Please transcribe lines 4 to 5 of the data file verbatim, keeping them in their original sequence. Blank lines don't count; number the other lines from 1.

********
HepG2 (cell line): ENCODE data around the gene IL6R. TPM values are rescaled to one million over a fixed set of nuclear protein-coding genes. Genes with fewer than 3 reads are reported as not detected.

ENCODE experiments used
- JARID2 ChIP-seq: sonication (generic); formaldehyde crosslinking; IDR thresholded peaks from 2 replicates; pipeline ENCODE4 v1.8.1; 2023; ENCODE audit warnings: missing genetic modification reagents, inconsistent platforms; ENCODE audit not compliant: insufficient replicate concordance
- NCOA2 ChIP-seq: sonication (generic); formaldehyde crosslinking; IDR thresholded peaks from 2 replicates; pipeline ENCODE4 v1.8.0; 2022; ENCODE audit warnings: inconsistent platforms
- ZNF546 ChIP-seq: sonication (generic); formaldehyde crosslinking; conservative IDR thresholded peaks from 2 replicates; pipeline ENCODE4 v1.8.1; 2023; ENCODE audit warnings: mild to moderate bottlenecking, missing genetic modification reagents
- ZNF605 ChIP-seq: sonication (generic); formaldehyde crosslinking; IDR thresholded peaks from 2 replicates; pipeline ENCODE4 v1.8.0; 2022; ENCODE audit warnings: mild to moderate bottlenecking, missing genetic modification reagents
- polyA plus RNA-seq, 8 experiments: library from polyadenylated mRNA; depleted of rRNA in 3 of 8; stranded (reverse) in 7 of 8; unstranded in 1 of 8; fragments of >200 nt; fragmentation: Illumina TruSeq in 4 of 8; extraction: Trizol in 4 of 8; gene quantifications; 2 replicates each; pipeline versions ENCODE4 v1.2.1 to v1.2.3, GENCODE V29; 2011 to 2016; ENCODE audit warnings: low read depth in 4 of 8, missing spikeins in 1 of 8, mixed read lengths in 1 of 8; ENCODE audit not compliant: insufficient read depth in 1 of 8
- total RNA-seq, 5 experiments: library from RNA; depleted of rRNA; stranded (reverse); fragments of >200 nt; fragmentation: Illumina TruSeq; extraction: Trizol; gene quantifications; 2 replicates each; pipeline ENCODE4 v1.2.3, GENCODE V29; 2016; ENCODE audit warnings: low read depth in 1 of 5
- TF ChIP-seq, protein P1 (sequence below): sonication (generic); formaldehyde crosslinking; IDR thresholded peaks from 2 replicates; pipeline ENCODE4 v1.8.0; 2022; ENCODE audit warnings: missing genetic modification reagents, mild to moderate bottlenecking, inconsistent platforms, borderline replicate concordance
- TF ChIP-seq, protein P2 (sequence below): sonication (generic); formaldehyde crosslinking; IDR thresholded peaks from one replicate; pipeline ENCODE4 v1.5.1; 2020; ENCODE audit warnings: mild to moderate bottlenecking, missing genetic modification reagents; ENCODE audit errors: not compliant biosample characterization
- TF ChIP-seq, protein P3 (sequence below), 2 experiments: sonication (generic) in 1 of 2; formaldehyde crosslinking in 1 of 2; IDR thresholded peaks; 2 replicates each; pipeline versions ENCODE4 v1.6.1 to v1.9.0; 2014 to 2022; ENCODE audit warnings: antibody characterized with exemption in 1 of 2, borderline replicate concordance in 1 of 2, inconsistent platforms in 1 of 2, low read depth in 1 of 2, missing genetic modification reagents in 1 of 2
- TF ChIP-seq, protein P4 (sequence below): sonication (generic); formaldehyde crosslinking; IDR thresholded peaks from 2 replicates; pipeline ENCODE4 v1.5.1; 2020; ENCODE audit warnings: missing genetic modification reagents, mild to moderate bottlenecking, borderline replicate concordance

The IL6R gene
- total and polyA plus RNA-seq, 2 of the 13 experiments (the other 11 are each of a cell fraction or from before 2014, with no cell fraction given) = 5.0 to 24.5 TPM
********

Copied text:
- NCOA2 ChIP-seq: sonication (generic); formaldehyde crosslinking; IDR thresholded peaks from 2 replicates; pipeline ENCODE4 v1.8.0; 2022; ENCODE audit warnings: inconsistent platforms
- ZNF546 ChIP-seq: sonication (generic); formaldehyde crosslinking; conservative IDR thresholded peaks from 2 replicates; pipeline ENCODE4 v1.8.1; 2023; ENCODE audit warnings: mild to moderate bottlenecking, missing genetic modification reagents